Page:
Please share a favorite memory you have of Judge Martinez.

Kristy had a small dog at one point in her life. She was living in a somewhat rural area, and a coyote had coaxed the dog off of her property and then attacked it. Kristy ran after the coyote and was not going to let that coyote have her dog. She was able to intimidate the coyote enough to drop her dog. Although the dog did not survive, it died in her arms instead of in the mouth of the coyote. She could be so fierce and loyal.

What is a favorite quote of hers?

A quote that resonated with Kristy and she insisted be read at her Celebration of Life is from Marianne Williamson. “Our deepest fear is not that we are inadequate. Our deepest fear is that we are powerful beyond measure. It is our light, not our darkness, that most frightens us. We ask ourselves, Who am I to be brilliant, gorgeous, talented, fabulous? Actually, who are you not to be? You are a child of God. Your playing small doesn’t serve the world.” If Ms. Williamson had not come up with this, Kristy would have. Kristy lived to be brilliant, gorgeous, talented, and fabulous and expected the same from us. She never played small.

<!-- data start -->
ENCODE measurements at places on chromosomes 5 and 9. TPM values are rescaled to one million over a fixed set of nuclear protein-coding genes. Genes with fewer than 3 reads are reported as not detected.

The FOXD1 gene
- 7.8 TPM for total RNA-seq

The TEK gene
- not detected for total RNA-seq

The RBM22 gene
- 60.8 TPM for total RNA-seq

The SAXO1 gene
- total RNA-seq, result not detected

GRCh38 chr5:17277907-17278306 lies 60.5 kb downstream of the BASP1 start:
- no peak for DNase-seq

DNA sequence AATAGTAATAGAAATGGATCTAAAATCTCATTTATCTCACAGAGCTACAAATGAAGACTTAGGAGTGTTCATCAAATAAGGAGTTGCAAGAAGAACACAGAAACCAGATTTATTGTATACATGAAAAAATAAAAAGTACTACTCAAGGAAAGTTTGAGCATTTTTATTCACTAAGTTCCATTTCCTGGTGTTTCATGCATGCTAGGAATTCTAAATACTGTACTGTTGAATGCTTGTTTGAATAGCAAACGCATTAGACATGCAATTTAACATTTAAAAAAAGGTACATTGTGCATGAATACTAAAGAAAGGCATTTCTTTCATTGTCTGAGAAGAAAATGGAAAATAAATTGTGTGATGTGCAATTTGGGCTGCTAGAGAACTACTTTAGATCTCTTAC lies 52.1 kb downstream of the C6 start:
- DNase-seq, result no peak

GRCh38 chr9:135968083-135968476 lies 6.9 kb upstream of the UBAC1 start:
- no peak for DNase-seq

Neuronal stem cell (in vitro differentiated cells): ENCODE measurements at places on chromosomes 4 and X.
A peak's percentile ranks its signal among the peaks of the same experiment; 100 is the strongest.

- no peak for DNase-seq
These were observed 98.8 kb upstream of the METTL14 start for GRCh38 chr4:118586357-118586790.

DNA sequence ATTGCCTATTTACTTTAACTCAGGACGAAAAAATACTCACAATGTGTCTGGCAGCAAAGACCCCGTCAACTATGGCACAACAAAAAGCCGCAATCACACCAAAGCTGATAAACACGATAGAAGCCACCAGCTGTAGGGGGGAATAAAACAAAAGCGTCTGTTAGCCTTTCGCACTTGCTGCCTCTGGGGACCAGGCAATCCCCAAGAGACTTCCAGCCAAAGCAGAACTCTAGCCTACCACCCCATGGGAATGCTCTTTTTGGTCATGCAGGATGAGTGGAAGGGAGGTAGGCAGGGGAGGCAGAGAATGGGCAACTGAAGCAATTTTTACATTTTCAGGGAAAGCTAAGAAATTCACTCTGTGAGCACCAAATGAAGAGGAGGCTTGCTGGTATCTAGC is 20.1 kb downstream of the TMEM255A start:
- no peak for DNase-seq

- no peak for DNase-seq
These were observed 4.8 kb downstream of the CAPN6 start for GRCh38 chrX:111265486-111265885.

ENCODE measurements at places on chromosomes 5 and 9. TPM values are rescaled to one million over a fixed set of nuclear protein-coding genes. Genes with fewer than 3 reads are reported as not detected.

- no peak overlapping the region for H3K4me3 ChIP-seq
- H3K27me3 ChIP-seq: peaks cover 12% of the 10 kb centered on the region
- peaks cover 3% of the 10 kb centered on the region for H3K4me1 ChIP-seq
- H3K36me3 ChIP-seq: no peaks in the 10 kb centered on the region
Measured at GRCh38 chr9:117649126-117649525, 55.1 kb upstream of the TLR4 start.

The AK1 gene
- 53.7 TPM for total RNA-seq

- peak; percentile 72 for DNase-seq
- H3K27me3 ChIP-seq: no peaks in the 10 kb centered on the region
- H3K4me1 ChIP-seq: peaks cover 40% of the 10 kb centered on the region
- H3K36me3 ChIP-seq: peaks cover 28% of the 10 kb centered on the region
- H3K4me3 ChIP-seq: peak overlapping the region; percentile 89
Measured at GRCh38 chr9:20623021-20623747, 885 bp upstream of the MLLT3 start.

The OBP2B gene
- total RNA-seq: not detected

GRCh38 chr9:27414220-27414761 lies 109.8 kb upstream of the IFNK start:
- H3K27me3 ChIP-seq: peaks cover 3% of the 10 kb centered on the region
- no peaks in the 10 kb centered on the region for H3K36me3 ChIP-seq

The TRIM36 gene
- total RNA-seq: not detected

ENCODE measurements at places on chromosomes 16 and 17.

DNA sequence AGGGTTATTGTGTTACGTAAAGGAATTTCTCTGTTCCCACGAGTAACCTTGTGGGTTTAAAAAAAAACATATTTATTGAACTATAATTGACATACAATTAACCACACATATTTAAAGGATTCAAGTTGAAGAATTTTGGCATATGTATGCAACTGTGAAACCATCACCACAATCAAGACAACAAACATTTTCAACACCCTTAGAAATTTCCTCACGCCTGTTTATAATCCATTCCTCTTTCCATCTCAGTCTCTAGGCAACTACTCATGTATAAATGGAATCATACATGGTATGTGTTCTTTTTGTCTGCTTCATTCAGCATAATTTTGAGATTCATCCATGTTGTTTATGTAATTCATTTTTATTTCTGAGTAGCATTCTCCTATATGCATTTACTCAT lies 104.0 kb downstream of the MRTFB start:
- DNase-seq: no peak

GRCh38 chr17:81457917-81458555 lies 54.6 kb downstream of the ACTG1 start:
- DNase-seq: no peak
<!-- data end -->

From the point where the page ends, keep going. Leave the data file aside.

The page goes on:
Judge Elizabeth Brodsky

What makes you think about Judge Martinez?

I think the better question is what doesn’t make me think about Judge Martinez. Kristy is always in my heart and so very often in my thoughts. I hear her giggle and feel her warm embrace when I walk past her office, I feel her magic when I see a fox, I hear her brilliant guidance when I grapple with a legal issue, and I think of her whenever I am hiking in our beautiful mountains.

What did/would she want new county court attorneys to know?

Judge Martinez was a fierce and loyal advocate for all of those who shared her love of the law. She encouraged a generation of attorneys to pursue their passions, to strive for excellence, and to give the world their unique and authentic selves. She would want attorneys to know that the law is a noble calling, that she is proud of them for accepting the call, and that she applauds their pursuit of fairness and justice.

Are there ways in which Judge Martinez lives on?

Judge Martinez continues to live on in both concrete and intangible ways. She lives on in her extraordinary mother Sally, her beloved daughter Bella, her colleagues, and all who had the great privilege of knowing her. Each of us was touched by her magic and carry her magic with us in our own special way.

Her concrete contributions to the legal profession live on in the flourishing Korey Wise Innocence Project; in the passion-fueled advocacy of those she mentored; and in the shifting of the arc of justice toward fairness, equality, and compassion.

What is something that Judge Martinez taught you that has stayed with you ever since?

Judge Martinez taught me so very much.  One of the most important lessons is to give each day my all, to live with gratitude and to be my authentic self.